Just to the south of Piazza Maggiore, the are various small laneways lined with grocers, fishmongers, butchers shops, bars and eateries and here are housed some excellent opportunities to taste another of Bolognas delights, Mortadella. I love the stuff. Thinly sliced and arrayed with other local ham and the exquisite Burratini cheese, for well under 10 Euros, platefuls can be had whilst casually taking in the Bologna vibe, all washed down with a glass of delicious and refreshing Pignoletto, Bologna's answer to to Prosecco. It's equally as quaffable and my rule of 'when in Rome' most definitely applies here.
It's these small touches of wanting to be a part of the Bologna food scene that help make your stay complete. The locals really react positively to those who've taken the time to find out about such things rather than those who just automatically drink and eat whatever they always eat. I did see an Australian man complain to his waiter that his plate of Mortadella wasn't cheese. The expression on the waiter's face will live me for quite some time and he really had no idea how to handle the situation without causing offence.
Although the ubiquitous Aperol Spritz's still have their place here, it's worth noting Pignoletto as an alternative evening drink and also the oft maligned Lambrusco. Not here, the overly sweet fizz that cheapskate Aunts used to bring over for Christmas lunch. Here, it's an altogether dryer and more sophisticated affair and makes a change from local red wines, especially in the warmer months. Salumeria Simoni and La Baita are two such tried and tested places to enjoy these local delicacies.
During the weekend, the compact Centro Historico is closed to traffic and the whole area becomes a pedestrianised paradise. The roads don't appear busy here at the best of times but it's a great idea, even if sometimes it's hard to know where the road begins and the pavement ends. Buses thunder down little alleyways that you could have sworn weren't wide enough, cars park on zebra crossings to enable a quick feed for its driver, and tables and chairs spill out so far on to the cobblestones that it leaves one in no doubt whatsoever as to who is in charge here. Food is most definitely King, with gracious Queen Sipsalotta sitting loyally by his side .. Princess Goodtime to the left and little Prince Nowherebettertobe kneeling obediently at their gouty feet. To this end, I am most definitely a monarchist. Long live the King. I absolutely love food, me.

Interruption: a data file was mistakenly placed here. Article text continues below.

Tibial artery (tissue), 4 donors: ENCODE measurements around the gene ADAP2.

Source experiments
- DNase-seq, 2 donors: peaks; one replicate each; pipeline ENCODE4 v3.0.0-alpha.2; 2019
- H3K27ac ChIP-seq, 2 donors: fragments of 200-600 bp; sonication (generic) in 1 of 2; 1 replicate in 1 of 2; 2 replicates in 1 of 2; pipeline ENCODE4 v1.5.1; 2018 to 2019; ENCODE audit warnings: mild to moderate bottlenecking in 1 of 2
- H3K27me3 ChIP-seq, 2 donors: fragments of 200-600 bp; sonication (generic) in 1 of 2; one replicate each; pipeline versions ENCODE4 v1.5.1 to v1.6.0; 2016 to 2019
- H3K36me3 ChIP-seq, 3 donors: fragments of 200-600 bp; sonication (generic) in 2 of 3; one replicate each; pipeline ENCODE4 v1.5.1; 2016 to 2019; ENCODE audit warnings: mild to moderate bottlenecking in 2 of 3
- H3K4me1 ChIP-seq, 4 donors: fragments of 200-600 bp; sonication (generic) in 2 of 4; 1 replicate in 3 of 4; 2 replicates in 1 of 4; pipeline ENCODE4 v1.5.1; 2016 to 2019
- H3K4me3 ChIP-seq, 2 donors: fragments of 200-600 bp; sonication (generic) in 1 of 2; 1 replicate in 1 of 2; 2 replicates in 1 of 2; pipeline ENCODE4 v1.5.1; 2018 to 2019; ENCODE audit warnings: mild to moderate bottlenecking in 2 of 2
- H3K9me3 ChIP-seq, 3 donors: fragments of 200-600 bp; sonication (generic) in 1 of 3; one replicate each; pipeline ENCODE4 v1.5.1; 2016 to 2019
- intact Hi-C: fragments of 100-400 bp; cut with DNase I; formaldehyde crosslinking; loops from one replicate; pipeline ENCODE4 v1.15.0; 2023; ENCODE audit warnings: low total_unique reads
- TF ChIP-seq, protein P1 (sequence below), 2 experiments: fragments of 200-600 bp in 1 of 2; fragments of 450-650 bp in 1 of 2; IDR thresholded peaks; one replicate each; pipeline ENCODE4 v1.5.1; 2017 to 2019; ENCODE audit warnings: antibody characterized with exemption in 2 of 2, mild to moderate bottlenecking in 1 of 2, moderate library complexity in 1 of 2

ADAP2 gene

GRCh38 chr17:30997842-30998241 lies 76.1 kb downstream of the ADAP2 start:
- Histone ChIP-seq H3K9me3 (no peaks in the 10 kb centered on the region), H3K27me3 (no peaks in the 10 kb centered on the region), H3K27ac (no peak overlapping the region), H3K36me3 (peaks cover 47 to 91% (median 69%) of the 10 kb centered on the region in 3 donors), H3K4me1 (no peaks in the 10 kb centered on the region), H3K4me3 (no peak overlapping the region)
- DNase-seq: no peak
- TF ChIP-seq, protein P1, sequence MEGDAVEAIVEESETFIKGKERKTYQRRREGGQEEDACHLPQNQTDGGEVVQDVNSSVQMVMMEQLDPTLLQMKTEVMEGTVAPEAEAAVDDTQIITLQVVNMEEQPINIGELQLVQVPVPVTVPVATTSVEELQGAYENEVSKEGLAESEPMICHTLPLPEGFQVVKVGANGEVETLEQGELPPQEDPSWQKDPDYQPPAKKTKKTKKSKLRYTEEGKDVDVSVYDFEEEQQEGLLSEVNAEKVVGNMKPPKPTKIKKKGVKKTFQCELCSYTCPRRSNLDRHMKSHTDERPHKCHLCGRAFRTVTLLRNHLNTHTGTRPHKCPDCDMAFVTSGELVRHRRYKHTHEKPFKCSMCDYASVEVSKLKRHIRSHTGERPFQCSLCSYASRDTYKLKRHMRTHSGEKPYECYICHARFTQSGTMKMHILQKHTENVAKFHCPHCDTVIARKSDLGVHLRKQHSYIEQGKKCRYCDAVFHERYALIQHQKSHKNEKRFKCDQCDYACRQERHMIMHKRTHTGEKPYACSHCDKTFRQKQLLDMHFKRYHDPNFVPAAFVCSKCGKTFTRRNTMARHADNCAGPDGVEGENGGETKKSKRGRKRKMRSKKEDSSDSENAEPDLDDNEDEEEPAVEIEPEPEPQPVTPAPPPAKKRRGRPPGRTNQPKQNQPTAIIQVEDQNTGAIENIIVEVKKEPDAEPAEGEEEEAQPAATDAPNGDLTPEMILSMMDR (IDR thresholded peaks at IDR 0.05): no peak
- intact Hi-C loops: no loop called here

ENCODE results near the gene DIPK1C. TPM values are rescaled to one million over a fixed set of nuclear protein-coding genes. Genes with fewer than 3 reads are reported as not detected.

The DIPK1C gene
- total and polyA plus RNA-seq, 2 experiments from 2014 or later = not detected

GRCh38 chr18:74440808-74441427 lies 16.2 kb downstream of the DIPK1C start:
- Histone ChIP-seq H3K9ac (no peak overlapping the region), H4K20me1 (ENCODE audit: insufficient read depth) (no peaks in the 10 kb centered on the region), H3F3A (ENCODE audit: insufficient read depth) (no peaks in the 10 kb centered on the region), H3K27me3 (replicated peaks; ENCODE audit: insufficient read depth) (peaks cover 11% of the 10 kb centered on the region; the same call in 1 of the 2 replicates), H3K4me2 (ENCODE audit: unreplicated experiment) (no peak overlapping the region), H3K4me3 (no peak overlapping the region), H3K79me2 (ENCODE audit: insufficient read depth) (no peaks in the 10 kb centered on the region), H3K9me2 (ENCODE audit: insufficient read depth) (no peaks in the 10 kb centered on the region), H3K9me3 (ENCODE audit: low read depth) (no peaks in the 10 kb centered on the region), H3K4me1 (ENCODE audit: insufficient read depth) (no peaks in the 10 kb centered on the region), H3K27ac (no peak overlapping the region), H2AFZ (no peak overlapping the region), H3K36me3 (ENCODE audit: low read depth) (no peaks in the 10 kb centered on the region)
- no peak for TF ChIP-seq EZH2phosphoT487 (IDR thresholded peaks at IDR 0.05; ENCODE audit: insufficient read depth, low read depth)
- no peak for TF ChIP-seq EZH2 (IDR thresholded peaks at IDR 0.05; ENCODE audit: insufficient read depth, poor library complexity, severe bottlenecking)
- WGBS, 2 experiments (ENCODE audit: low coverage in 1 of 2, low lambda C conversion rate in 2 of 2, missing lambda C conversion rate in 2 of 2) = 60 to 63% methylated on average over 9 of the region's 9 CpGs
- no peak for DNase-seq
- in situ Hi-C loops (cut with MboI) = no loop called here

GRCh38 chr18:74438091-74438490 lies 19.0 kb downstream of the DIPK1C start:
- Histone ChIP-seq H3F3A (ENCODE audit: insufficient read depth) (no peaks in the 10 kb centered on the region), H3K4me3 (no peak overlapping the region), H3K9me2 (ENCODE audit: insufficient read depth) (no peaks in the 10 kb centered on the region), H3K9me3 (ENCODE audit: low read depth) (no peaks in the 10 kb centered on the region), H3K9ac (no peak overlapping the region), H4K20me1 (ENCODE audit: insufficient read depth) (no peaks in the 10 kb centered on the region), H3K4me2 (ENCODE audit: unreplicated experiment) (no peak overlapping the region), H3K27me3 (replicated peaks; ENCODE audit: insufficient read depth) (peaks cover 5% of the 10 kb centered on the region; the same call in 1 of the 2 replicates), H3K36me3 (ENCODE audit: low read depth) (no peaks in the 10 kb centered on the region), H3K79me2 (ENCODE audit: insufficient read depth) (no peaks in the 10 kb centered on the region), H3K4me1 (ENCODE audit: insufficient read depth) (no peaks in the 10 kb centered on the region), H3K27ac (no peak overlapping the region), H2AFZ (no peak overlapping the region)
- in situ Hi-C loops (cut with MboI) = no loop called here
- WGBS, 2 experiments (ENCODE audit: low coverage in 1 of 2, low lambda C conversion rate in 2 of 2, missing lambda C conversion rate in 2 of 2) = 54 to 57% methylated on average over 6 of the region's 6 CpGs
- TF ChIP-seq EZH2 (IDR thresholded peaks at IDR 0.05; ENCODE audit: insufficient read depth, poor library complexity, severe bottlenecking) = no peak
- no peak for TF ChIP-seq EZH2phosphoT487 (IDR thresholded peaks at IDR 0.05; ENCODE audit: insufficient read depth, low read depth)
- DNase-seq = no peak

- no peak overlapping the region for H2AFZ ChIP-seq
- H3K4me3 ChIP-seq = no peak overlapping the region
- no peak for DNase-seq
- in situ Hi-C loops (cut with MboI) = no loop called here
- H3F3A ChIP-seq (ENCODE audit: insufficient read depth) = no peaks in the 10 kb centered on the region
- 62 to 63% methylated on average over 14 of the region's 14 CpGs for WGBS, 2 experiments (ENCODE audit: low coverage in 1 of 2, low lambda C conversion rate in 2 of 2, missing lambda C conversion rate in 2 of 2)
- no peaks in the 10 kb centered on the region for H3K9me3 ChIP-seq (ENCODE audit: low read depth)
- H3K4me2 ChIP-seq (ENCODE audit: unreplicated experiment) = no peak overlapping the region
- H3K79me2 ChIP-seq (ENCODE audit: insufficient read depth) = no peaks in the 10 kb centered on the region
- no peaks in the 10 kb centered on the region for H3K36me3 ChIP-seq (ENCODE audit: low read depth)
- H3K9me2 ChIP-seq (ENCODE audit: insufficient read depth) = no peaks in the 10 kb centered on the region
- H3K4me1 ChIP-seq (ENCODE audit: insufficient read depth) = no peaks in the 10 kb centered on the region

As for Bologna itself, I do feel that it might just get a bit too all consuming (No pun intended).... a bit too claustrophobic, and I must admit to probably not being able to spend a whole week here... Not unless I was planning to visit Modena and Parma as part of the trip. The train station is quite centrally located, and with both equally comestible friendly cities so close by, it would be a waisted opportunity not to get out for a visit. Modena, for example, is only a short 30 minute train ride away, or you can opt for organised half or full day tours to both, with hotel pick ups; which are very easy, highly rewarding and pretty good value as well, as are the food and walking tours within the city.
Oh and another thing; I would visit in the colder months - You can eat soooo much more in the colder months. Your shivering body demands it in fact, Bologna demands it.... I demand it too.... Although it would be a shame to miss out on the wonderful Gelato at Delizie, found on the main shopping drag of Via dell'Indipendenza. It reminds me greatly of the great ice cream we get in Brisbane thanks to the Bolognese ex-pats at La Macelleria. Bologna is a place for long lunches and even longer evenings, spent dining, taking it all in and people watching. If not learning, at the very least reacquainting yourself with what good food really means and how little a Michelin Star actually matters. It's become my paradise, my Utopia... for a few hearty, giddy days here and there, ever so often.
I know what you’re thinking…… You’re thinking it’s rather more orange than brown..... and you might be right.